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What are the 5 Stages of Rehabilitation in Sport?

Updated: Feb 6

The road of recovery post sports injury can take many paths. Most athletes strive to return to their peak or in fact come back better than before…

Utilising the correct rehabilitation program is key to assisting athletes achieve their goal. Not only do we need to rehab the injury itself but ensure the athlete maintains the fitness level required to perform at their best when returning to the field of pitch. Often this is the primary role of the Sports Physiotherapist and something we manage regularly at Body Fit Physiotherapy.

The 5 Stages of Rehabilitation in Sports

Successful rehabilitation programs need to be responsive, progressive, and personalised. Each athlete is different, and each sport is unique therefore there is not a one-size-fits-all recovery process.

Stage #1: Rest and Protecting Injured Tissue

The first phase of rehabilitation involves resting and protecting the injury. This generally includes the principles of RICER:

R – Rest

I – Ice

C – Compression

E – Elevation

R – Repeat

Depending on the type of injury you may also look to unload the injury utilising crutches or a brace. It must be said that rest doesn't necessarily mean being completely bedridden or stopping regular activities of daily living. In fact, research shows that in most cases it is important to stay active through the rehab process. How to modify your activity really depends on the exact injury you have sustained.

Stage #2: Regaining Mobility and Movement

After a period of immobilisation or modified activity it is common to lose some joint and muscle range of motion. This is commonly seen with ankle stiffness post removing a moon boot or cam boot. You will also commonly find wrist stiffness post removal of a plaster or cast. After the initial rest period it is imperative to regain functional full range of motion before progressing to the next phase of rehab. If this is not achieved, you place yourself at greater risk of developing further injury. To restore mobility and range of motion your physiotherapist will use a combination of muscle / joint stretches, hands on treatment and joint mobilisations to regain this range of movement.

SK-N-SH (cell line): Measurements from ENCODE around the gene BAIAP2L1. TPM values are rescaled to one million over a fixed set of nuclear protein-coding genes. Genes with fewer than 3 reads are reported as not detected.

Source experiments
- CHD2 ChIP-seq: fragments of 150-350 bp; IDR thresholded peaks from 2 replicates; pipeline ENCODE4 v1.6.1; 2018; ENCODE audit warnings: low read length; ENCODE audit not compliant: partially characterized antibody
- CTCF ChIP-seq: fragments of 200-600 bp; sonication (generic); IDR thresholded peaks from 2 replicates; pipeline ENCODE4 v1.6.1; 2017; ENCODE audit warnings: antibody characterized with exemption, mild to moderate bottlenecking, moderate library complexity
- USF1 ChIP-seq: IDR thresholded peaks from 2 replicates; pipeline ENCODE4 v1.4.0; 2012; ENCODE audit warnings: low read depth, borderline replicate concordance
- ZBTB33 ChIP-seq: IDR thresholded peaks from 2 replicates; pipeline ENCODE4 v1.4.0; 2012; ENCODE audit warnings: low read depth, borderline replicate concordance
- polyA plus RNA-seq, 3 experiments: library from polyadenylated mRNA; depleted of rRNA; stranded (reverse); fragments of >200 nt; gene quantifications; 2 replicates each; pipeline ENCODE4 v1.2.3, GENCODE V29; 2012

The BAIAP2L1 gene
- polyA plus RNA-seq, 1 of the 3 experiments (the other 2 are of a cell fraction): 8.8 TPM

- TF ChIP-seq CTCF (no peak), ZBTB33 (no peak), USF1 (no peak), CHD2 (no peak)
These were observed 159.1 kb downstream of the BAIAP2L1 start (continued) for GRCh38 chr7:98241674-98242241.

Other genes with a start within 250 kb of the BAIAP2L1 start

Stage #3: Strength and Stamina

Once normal joint range has been recovered it is time to build the required strength and muscle endurance. Initially you may utilise body weight exercises but as your strength progresses it is necessary to increase the level of resistance using weights. Resistance training has been a popular researched topic and there are countless articles proving the long term injury prevention benefits it has.

Stage #4: Proprioception

As your strength continues to build your physiotherapist will start to challenge your proprioception system. In this phase we are looking to improve your bodies awareness of itself in space. Often this phase incorporates various balance exercises.

Stage #5: Rebuilding Sport-Specific Technical Movements

At this advanced stage of rehabilitation, you will be focussing on the nuances of your chosen sport. This may include agility work incorporating balls or skills such as tackling in Australian Rules Football or Rugby.

In conclusion Sports rehabilitation encompasses the diagnosing, treating, and even preventing of injuries that come from playing sports. With the phases above we have broken it down into 5 but when treating an athlete with an injury they will likely blur the lines between these phases as they undertake their rehabilitation journey.

If you are wanting to return to your sport quicker, stronger, faster and reduce your risk of further injury we do recommend consulting a Sports Physiotherapist.

Written By:

Tim Delvins

Sports Physiotherapist North Adelaide

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